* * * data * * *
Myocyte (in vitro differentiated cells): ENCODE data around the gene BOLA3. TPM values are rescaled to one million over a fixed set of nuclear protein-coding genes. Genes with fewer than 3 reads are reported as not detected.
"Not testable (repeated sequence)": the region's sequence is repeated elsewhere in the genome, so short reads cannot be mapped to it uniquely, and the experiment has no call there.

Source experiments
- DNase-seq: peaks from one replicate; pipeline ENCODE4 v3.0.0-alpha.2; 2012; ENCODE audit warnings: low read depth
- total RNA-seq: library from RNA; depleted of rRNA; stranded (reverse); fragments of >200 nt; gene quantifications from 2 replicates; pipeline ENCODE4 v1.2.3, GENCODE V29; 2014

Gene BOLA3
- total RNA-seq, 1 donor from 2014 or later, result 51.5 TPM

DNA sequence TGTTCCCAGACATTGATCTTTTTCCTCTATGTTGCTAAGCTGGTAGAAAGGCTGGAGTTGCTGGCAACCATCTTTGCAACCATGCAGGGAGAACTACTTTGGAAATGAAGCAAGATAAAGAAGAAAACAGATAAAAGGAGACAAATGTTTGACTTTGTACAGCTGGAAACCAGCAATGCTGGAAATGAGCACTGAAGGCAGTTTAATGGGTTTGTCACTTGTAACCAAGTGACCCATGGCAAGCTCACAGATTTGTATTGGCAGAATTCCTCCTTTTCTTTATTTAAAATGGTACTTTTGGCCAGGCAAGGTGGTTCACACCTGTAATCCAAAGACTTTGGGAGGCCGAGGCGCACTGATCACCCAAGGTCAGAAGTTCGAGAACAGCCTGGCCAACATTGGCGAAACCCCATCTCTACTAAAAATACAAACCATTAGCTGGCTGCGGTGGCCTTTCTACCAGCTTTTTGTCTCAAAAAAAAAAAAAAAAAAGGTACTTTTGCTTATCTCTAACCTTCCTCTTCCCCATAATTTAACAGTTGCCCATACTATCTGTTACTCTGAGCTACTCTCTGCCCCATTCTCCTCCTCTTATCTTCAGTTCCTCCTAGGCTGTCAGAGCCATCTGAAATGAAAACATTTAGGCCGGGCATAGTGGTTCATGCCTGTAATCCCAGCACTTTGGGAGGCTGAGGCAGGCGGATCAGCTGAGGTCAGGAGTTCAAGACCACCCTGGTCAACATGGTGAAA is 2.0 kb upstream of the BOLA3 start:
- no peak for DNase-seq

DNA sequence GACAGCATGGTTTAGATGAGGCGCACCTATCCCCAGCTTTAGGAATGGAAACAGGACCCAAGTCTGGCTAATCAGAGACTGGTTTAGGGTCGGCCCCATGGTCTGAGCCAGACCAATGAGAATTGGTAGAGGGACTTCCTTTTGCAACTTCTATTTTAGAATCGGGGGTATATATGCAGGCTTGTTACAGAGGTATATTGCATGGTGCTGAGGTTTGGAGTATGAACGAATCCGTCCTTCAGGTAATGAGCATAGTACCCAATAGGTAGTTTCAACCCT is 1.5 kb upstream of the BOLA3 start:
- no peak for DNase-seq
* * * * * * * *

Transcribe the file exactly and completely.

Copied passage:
Myocyte (in vitro differentiated cells): ENCODE data around the gene BOLA3. TPM values are rescaled to one million over a fixed set of nuclear protein-coding genes. Genes with fewer than 3 reads are reported as not detected.
"Not testable (repeated sequence)": the region's sequence is repeated elsewhere in the genome, so short reads cannot be mapped to it uniquely, and the experiment has no call there.

Source experiments
- DNase-seq: peaks from one replicate; pipeline ENCODE4 v3.0.0-alpha.2; 2012; ENCODE audit warnings: low read depth
- total RNA-seq: library from RNA; depleted of rRNA; stranded (reverse); fragments of >200 nt; gene quantifications from 2 replicates; pipeline ENCODE4 v1.2.3, GENCODE V29; 2014

Gene BOLA3
- total RNA-seq, 1 donor from 2014 or later, result 51.5 TPM

DNA sequence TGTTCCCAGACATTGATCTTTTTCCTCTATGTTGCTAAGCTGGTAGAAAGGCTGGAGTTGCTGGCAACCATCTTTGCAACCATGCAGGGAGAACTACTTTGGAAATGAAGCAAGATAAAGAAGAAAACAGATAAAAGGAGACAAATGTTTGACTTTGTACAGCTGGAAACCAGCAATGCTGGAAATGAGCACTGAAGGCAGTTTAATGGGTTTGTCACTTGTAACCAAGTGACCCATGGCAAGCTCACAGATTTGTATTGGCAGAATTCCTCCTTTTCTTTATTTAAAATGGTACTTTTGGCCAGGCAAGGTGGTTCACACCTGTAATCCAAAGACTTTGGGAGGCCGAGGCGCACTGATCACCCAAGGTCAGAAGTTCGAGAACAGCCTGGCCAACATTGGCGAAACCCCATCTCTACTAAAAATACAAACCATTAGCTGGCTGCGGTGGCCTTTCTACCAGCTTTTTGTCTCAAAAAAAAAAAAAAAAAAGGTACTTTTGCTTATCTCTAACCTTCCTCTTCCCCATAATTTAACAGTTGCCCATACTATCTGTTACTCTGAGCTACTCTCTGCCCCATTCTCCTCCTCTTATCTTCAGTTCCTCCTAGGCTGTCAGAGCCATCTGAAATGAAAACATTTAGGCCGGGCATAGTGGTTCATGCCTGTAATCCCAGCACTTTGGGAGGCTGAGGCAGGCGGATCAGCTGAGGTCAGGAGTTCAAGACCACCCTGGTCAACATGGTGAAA is 2.0 kb upstream of the BOLA3 start:
- no peak for DNase-seq

DNA sequence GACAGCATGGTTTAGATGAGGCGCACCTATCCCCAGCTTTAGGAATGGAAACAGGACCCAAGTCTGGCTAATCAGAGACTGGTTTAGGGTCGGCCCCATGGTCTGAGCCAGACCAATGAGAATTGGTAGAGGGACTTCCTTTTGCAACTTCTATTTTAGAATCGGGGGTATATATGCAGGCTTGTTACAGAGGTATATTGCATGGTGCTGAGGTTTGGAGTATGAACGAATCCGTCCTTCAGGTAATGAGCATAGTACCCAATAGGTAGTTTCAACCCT is 1.5 kb upstream of the BOLA3 start:
- no peak for DNase-seq